It’s not an exaggeration to say that we depend upon the ocean for our very existence. It regulates our climate and our weather. It generates half of the oxygen we breathe. It provides food and income for billions of people. Covering almost three-quarters of the planet, the mighty ocean is — without a doubt — a natural resource like no other. Our fate is inextricably tied to the ocean’s fate and the ocean is in trouble.

Many of the world’s fish stocks are depleted and continue to be overfished. Runoff and debris are choking our waters. The very chemistry of the ocean is changing, becoming more acidic because of the carbon we are pumping into the air. That’s the bad news. The good news is these problems can be solved. Fixing them, however, will require significant and sustained action by all of us — individually and together.

Ocean issues have come to the center of the world stage in the year since Secretary of State John Kerry hosted the first Our Ocean conference. That conference spurred action by heads of state, businesses, scientists, philanthropists, and NGOs to protect fish, keep plastic out of the ocean, and measure ocean acidification.

As part of this wave of action, President Obama expanded the U.S. Pacific Remote Islands Marine National Monument, making it the largest marine protected area (MPA) in the world. Gabon, the United Kingdom, Palau, and the Bahamas, among others, have recently committed to establishing new MPAs. We have a global goal of protecting 10 percent of coastal and marine areas by 2020. Working closely with other governments and NGOs, we are also exploring new technologies to monitor and enforce fishing bans in MPAs to ensure that these MPAs safeguard the ocean as intended.

We are also developing a system to keep illegally caught seafood out of the United States by tracking it throughout the supply chain — from harvest or farm to market. Because the United States imports about 90 percent of the seafood we consume and because we are one of the largest importers of seafood in the world, this traceability program should lead to a significant crackdown on illegal fishing around the globe. We are also advocating for entry into force of the Port State Measures Agreement, a new international treaty that would block illegally caught seafood from entering the stream of commerce in countries around the world. These actions will help level the playing field for all those countries and fishers who follow the rules and work hard to sustainably manage our ocean resources.

Overfishing isn’t the only threat to marine life. At the same time, we are taking too many fish out of the ocean, we are putting too much plastic waste into it. Plastic products are the ultimate irony. Many are created for a single, short-term use, and then they live on for centuries as trash. And when not managed properly, plastic waste inevitably finds its way into our waterways, and ultimately the ocean. In 2010, an estimated eight million metric tons of plastic waste ended up in the ocean — enough to line up five grocery bags of trash on every foot of coastline in the world. Experts estimate that by 2025 there could be one ton of plastic in the ocean for every three tons of fish. Plastic entangles sea creatures and damages important habitats like coral reefs. It breaks down into non-biodegradable microplastics that are eaten by fish and then eaten by people.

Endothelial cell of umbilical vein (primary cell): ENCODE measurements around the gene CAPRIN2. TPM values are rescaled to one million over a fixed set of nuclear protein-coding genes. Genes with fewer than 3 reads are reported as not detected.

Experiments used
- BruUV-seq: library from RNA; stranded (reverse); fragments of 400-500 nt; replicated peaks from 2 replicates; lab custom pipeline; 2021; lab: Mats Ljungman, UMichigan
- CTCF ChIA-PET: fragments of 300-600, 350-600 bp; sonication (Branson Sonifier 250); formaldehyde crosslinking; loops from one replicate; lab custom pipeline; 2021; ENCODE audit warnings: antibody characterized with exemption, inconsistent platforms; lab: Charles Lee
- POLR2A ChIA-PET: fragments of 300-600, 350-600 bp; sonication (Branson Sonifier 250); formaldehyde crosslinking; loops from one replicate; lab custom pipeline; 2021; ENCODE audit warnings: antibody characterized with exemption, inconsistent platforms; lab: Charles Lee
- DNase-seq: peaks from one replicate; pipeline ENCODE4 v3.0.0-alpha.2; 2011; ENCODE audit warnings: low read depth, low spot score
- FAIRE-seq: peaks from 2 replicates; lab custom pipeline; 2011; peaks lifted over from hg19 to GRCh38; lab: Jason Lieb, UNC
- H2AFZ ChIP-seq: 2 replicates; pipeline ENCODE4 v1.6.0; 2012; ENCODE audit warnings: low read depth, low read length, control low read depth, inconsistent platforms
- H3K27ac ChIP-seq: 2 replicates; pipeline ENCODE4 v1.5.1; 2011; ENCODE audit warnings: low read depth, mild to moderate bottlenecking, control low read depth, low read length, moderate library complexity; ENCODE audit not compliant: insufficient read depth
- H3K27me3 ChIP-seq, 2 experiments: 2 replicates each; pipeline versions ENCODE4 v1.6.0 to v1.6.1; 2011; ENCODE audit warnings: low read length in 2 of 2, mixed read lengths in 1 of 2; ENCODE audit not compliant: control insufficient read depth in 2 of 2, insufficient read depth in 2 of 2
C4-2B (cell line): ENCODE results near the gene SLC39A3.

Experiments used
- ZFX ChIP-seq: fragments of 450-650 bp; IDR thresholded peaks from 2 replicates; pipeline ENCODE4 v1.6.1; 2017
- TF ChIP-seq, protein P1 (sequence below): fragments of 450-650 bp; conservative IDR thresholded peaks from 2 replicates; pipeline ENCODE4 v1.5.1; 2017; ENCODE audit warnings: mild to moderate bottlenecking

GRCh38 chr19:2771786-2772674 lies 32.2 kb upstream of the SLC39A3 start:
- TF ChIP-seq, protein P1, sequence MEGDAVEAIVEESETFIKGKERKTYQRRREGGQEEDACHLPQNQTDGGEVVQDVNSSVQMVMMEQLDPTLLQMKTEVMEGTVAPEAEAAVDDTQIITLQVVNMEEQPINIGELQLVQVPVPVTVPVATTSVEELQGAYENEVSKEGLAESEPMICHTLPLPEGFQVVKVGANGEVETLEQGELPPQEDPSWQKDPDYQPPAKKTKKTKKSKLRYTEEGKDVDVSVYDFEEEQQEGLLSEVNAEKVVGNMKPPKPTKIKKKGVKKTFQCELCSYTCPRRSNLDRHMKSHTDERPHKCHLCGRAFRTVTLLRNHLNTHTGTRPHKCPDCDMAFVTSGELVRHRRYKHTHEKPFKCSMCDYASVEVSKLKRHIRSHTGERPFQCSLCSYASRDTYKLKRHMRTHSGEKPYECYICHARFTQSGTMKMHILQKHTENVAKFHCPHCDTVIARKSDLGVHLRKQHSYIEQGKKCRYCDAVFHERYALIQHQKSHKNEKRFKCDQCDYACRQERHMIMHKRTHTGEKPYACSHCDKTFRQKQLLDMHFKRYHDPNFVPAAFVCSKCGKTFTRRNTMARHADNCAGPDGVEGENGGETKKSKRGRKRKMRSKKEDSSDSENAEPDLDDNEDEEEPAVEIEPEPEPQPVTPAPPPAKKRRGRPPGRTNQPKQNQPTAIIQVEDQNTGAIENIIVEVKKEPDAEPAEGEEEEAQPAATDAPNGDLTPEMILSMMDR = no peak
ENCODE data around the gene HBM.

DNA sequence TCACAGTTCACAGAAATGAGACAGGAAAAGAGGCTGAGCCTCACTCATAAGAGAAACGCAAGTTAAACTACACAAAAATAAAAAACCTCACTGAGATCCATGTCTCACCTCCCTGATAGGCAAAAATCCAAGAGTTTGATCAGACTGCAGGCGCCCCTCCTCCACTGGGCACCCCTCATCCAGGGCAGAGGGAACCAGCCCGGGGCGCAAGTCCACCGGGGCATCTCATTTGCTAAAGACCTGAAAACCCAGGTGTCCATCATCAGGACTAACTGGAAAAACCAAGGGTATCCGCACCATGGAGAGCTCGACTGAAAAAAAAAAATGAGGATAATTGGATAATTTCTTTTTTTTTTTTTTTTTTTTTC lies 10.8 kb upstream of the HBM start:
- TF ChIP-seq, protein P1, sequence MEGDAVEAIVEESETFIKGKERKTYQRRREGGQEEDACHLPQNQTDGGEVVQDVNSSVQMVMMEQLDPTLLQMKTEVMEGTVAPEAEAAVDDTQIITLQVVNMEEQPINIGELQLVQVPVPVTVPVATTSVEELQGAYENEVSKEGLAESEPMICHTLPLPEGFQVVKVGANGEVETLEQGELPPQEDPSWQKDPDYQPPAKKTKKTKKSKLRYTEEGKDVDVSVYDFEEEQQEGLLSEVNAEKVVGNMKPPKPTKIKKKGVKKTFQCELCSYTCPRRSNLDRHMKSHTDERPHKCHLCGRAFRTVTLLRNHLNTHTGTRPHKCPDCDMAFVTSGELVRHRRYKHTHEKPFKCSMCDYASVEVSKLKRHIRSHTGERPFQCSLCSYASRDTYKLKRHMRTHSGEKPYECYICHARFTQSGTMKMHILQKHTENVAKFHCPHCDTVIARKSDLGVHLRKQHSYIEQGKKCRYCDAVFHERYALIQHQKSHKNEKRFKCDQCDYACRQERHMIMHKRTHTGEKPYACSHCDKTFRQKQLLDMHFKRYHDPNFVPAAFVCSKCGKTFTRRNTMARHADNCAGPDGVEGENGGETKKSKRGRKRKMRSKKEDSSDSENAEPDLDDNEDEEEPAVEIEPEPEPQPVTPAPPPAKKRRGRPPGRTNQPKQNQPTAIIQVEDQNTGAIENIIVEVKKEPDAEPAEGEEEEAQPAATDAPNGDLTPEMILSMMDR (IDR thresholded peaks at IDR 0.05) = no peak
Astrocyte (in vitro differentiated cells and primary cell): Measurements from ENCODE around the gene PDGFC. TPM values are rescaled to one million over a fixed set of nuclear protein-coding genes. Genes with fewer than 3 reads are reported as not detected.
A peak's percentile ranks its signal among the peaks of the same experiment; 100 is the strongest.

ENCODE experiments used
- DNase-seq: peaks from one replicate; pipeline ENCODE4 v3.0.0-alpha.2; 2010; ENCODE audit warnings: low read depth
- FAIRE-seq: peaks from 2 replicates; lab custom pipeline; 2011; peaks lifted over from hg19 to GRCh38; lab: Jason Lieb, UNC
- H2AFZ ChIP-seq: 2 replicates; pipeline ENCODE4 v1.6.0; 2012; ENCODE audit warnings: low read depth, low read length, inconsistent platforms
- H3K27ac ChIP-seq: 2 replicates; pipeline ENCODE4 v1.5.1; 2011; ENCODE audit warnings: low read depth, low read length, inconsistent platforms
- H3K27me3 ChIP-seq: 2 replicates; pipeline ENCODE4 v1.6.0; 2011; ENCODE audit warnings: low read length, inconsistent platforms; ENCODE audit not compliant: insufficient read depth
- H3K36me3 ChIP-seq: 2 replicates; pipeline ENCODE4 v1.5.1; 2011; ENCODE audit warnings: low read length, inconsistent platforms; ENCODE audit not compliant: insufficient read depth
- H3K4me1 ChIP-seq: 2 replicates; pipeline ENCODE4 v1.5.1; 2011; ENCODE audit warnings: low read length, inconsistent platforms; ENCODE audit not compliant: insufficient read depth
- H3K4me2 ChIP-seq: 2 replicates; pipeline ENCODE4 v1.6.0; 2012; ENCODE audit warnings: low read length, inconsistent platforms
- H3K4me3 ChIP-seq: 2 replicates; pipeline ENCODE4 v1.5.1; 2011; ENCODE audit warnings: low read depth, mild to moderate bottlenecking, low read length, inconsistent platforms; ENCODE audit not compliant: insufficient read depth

Plastic waste in the ocean is a problem we know how to solve. We need to reduce the amount of plastic waste we produce; improve systems for waste collection and management; and reuse and recycle plastics whenever possible. Waste-to-energy projects and recycling innovations hold great promise. Discarded fishing nets are being recycled into skateboards and jeans. Companies are looking at ways to reduce plastic packaging in the near term and in the long term create a “circular economy” where all the parts of a product and its packaging can be reused.

Besides adding plastic waste into the ocean, we are also adding carbon, which is changing the ocean’s chemistry. The ocean has absorbed about 30 percent of all carbon dioxide released into the atmosphere since the beginning of the industrial revolution, which has caused the ocean to be about 26 percent more acidic than it was in pre-industrial times. The rapid rate of carbon dioxide uptake by the ocean means that its chemistry is changing 10 times faster than at any other time in the past 50 million years.

Ocean acidification has the potential to undermine dramatically the growth, behavior, and survival of numerous marine organisms, including oysters, clams, urchins, corals, and calcareous plankton. In collaboration with partners worldwide, we are working to increase monitoring of ocean acidification, and help shellfish farmers address the negative impacts that are already affecting their industries. Our efforts to achieve an ambitious, durable international agreement at the United Nations climate meeting in Paris later this year, and the stated intention of the United States to cut net greenhouse gas emissions 26-28 percent below 2005 levels in 2025, will contribute substantively to protecting these resources and the businesses and people that depend on them.

Although we are making progress to address the challenges the ocean faces, there is much more to be done. The world will come together again in October when Chile hosts the next Our Ocean conference and we will keep up the momentum for action.

Protecting the ocean is not just a job for governments. Whether you live on the coast or thousands of miles from the nearest beach, each of us needs to take action to keep the ocean healthy. Carrying a reusable grocery bag, eating only sustainable seafood, and biking to work to reduce your carbon footprint can make a big difference when millions of us each do our part. Let’s all join together for our ocean — not just on World Oceans Day, but every day.  ………..’